Close up of the MadeByShape team looking at wireframes

What do I look for in an individual?

If we’re talking about Web Developers. They need to understand HTML and CSS to a good level, and understand responsive, no matter of their age. We don’t have the time to train somebody up from scratch. Once in the studio, we can help their skillset grow and teach Animation, CMS, PHP. Their portfolio needs to be good, clean, no fuss. But it has to show potential also. We never hire somebody who think they are perfect. We want people to constantly learn and grow with us. That’s the technical side of it.

In terms of what else I look for. Personality. 100%. You HAVE to be the right fit for our studio. Myself and Jason have put a lot of time and effort into the culture of the studio, how we run it, the impression we give off to clients, and the work we produce. It’s a home from home for us, we’re so passionate about MadeByShape and we want every team member to feel a part of that, and to enjoy doing to work every day.

We’re confident, we love what we do and there’s loads of banter flying round the studio. We’ve hired people in the past who are quiet, a little shy - so it’s not about being brash. It’s about having the right motivation and approach, and being a nice person at the same time. I make judgement on their personality within 10 minutes of talking to somebody. I also want all our team members to have similar interests, for example; 3 of the lads enjoy road cycling, they spend hours together outside of work in a social environment - surely this must help our ‘family’ and strengthen relationships. If people like working with other people in the studio, everybody is happy.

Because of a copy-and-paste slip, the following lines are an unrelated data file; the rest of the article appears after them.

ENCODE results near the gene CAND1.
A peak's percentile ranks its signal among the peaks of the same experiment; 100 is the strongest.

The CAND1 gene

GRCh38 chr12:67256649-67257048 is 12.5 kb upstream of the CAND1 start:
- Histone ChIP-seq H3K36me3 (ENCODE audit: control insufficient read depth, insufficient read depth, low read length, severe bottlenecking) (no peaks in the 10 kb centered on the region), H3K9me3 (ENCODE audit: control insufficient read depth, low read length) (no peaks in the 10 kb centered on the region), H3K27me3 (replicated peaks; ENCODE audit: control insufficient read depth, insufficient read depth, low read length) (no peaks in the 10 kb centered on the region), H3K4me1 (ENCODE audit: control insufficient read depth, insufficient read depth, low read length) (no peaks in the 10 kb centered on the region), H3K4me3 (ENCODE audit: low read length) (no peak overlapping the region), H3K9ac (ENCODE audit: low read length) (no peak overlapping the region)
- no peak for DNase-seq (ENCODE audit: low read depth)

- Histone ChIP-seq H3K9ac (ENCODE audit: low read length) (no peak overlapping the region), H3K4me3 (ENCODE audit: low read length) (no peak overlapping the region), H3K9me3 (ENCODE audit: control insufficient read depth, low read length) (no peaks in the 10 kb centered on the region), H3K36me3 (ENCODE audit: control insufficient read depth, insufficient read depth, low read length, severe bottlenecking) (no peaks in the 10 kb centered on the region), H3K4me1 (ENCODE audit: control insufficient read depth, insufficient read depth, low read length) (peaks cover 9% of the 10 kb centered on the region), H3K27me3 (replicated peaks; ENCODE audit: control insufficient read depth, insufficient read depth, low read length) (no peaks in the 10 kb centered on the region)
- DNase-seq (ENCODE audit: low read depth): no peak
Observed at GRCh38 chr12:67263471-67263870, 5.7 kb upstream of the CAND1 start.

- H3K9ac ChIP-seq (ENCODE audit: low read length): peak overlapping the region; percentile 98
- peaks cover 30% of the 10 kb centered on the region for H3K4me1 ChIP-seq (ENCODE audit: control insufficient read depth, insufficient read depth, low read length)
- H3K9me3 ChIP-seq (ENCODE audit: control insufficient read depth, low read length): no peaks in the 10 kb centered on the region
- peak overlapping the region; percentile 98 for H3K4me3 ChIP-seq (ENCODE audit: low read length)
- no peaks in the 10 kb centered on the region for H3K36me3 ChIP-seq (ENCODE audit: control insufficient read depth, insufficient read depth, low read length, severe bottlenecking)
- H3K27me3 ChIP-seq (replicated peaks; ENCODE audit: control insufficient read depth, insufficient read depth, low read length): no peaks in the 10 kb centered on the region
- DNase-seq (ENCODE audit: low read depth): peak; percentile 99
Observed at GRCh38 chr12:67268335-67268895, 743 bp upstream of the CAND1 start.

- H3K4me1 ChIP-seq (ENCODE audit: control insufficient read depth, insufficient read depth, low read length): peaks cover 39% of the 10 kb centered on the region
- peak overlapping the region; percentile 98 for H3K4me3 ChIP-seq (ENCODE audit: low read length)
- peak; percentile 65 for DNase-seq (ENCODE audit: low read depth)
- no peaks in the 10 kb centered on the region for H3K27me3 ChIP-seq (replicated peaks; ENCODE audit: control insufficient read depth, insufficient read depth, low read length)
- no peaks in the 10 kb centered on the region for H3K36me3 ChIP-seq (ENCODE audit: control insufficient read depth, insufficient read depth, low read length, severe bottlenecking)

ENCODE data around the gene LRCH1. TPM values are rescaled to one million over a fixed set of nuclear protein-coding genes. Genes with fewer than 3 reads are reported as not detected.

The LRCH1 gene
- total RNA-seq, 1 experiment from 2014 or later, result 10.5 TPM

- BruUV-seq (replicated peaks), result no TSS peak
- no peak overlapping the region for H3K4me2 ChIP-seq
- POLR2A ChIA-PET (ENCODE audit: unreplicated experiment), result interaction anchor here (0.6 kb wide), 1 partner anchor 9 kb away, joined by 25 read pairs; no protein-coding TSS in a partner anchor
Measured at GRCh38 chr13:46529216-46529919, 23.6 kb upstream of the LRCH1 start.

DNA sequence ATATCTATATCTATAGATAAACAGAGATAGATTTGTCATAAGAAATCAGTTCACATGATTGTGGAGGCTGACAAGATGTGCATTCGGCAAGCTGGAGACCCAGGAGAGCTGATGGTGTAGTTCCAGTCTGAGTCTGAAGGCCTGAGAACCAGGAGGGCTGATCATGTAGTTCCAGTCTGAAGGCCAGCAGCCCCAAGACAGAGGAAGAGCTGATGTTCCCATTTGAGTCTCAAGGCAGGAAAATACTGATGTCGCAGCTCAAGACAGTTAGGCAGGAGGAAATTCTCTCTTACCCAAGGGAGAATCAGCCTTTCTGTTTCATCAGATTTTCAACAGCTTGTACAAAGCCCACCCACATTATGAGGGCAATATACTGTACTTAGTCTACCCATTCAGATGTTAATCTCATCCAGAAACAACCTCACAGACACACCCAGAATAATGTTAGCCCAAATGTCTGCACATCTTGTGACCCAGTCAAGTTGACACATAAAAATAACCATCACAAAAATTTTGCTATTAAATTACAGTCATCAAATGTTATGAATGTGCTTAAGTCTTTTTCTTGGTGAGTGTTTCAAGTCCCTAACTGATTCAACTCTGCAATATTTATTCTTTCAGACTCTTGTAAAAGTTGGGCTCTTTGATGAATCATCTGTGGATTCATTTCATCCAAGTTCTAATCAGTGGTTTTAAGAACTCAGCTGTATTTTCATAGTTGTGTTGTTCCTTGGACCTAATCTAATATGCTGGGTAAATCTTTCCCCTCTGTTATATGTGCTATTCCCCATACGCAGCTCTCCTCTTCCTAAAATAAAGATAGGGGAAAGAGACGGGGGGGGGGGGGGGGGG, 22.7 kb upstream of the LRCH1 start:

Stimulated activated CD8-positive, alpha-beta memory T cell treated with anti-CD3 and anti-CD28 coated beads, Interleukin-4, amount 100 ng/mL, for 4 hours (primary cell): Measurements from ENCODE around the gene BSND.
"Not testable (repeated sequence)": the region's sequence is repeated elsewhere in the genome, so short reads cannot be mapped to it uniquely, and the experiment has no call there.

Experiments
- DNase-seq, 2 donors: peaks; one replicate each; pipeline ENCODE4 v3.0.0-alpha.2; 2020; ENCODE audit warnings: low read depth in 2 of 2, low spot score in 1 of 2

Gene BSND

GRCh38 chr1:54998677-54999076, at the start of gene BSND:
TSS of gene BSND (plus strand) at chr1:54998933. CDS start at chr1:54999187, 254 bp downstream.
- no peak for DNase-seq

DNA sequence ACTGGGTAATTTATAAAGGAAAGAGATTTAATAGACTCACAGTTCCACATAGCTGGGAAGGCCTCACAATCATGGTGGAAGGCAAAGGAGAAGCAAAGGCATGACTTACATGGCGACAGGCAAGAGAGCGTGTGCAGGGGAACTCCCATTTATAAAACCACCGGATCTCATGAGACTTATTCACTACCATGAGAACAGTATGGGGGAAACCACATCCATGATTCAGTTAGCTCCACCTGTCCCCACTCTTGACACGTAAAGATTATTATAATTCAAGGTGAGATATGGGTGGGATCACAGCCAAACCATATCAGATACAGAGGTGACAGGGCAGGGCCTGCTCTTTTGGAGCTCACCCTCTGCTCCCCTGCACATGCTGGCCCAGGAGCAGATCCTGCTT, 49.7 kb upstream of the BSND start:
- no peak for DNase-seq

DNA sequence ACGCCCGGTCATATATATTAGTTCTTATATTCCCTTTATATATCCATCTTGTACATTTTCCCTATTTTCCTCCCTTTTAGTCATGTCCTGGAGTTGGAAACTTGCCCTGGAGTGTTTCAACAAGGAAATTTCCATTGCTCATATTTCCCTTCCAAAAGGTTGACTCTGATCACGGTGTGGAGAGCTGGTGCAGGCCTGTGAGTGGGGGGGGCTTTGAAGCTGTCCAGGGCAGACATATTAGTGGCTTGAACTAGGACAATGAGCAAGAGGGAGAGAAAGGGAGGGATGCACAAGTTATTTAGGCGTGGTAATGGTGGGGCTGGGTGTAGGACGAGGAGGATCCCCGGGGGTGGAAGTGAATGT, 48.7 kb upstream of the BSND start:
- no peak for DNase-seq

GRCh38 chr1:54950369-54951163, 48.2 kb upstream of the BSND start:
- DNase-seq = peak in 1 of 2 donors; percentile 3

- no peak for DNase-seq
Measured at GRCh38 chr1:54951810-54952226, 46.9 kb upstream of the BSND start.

Do you need to go to University to work in our studio?

The answer is no. It’s as simple as that. I understand the values of going to University, and the benefits you get from idea generation, punctuation, learning processes, theory etc. But it’s not mandatory for me. If your portfolio is good, you understand the skills needed to work in a studio, and you have the right mentality - I’d certainly consider hiring you.

Do I read CVs when people apply for jobs?